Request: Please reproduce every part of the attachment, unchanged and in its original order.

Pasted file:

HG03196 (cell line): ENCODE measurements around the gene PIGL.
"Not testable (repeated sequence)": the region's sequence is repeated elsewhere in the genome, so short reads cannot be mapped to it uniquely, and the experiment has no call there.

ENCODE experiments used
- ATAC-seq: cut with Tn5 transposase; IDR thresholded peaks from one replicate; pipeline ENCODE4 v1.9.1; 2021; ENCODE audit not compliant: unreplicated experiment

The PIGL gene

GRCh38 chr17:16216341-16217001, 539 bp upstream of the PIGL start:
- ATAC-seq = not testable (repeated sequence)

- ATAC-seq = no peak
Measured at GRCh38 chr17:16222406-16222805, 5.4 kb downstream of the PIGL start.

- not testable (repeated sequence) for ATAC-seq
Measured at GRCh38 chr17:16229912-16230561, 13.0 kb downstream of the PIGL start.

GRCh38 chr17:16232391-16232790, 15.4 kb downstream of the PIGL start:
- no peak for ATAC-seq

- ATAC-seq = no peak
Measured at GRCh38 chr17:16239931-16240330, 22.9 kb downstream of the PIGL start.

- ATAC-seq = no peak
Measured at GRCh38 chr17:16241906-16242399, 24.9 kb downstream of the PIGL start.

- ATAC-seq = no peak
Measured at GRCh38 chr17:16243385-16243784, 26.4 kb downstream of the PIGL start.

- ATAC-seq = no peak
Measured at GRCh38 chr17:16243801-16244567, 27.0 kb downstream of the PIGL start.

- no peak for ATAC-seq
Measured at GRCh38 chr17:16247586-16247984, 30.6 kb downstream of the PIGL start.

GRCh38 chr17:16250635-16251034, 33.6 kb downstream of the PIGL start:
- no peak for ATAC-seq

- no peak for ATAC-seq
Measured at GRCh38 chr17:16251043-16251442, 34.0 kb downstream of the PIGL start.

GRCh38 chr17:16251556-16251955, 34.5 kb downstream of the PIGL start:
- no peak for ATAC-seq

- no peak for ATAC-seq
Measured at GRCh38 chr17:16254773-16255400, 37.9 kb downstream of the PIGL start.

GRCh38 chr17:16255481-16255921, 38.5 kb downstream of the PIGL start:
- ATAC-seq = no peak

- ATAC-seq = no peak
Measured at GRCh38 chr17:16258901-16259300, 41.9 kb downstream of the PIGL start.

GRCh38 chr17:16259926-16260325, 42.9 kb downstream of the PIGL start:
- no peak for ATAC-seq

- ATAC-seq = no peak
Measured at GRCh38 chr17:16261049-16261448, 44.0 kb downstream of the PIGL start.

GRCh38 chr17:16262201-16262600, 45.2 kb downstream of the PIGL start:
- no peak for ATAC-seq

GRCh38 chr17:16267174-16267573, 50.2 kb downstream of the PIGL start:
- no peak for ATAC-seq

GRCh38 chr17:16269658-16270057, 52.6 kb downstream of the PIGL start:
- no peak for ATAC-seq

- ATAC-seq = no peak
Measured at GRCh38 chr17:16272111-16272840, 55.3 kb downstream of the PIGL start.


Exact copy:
HG03196 (cell line): ENCODE measurements around the gene PIGL.
"Not testable (repeated sequence)": the region's sequence is repeated elsewhere in the genome, so short reads cannot be mapped to it uniquely, and the experiment has no call there.

ENCODE experiments used
- ATAC-seq: cut with Tn5 transposase; IDR thresholded peaks from one replicate; pipeline ENCODE4 v1.9.1; 2021; ENCODE audit not compliant: unreplicated experiment

The PIGL gene

GRCh38 chr17:16216341-16217001, 539 bp upstream of the PIGL start:
- ATAC-seq = not testable (repeated sequence)

- ATAC-seq = no peak
Measured at GRCh38 chr17:16222406-16222805, 5.4 kb downstream of the PIGL start.

- not testable (repeated sequence) for ATAC-seq
Measured at GRCh38 chr17:16229912-16230561, 13.0 kb downstream of the PIGL start.

GRCh38 chr17:16232391-16232790, 15.4 kb downstream of the PIGL start:
- no peak for ATAC-seq

- ATAC-seq = no peak
Measured at GRCh38 chr17:16239931-16240330, 22.9 kb downstream of the PIGL start.

- ATAC-seq = no peak
Measured at GRCh38 chr17:16241906-16242399, 24.9 kb downstream of the PIGL start.

- ATAC-seq = no peak
Measured at GRCh38 chr17:16243385-16243784, 26.4 kb downstream of the PIGL start.

- ATAC-seq = no peak
Measured at GRCh38 chr17:16243801-16244567, 27.0 kb downstream of the PIGL start.

- no peak for ATAC-seq
Measured at GRCh38 chr17:16247586-16247984, 30.6 kb downstream of the PIGL start.

GRCh38 chr17:16250635-16251034, 33.6 kb downstream of the PIGL start:
- no peak for ATAC-seq

- no peak for ATAC-seq
Measured at GRCh38 chr17:16251043-16251442, 34.0 kb downstream of the PIGL start.

GRCh38 chr17:16251556-16251955, 34.5 kb downstream of the PIGL start:
- no peak for ATAC-seq

- no peak for ATAC-seq
Measured at GRCh38 chr17:16254773-16255400, 37.9 kb downstream of the PIGL start.

GRCh38 chr17:16255481-16255921, 38.5 kb downstream of the PIGL start:
- ATAC-seq = no peak

- ATAC-seq = no peak
Measured at GRCh38 chr17:16258901-16259300, 41.9 kb downstream of the PIGL start.

GRCh38 chr17:16259926-16260325, 42.9 kb downstream of the PIGL start:
- no peak for ATAC-seq

- ATAC-seq = no peak
Measured at GRCh38 chr17:16261049-16261448, 44.0 kb downstream of the PIGL start.

GRCh38 chr17:16262201-16262600, 45.2 kb downstream of the PIGL start:
- no peak for ATAC-seq

GRCh38 chr17:16267174-16267573, 50.2 kb downstream of the PIGL start:
- no peak for ATAC-seq

GRCh38 chr17:16269658-16270057, 52.6 kb downstream of the PIGL start:
- no peak for ATAC-seq

- ATAC-seq = no peak
Measured at GRCh38 chr17:16272111-16272840, 55.3 kb downstream of the PIGL start.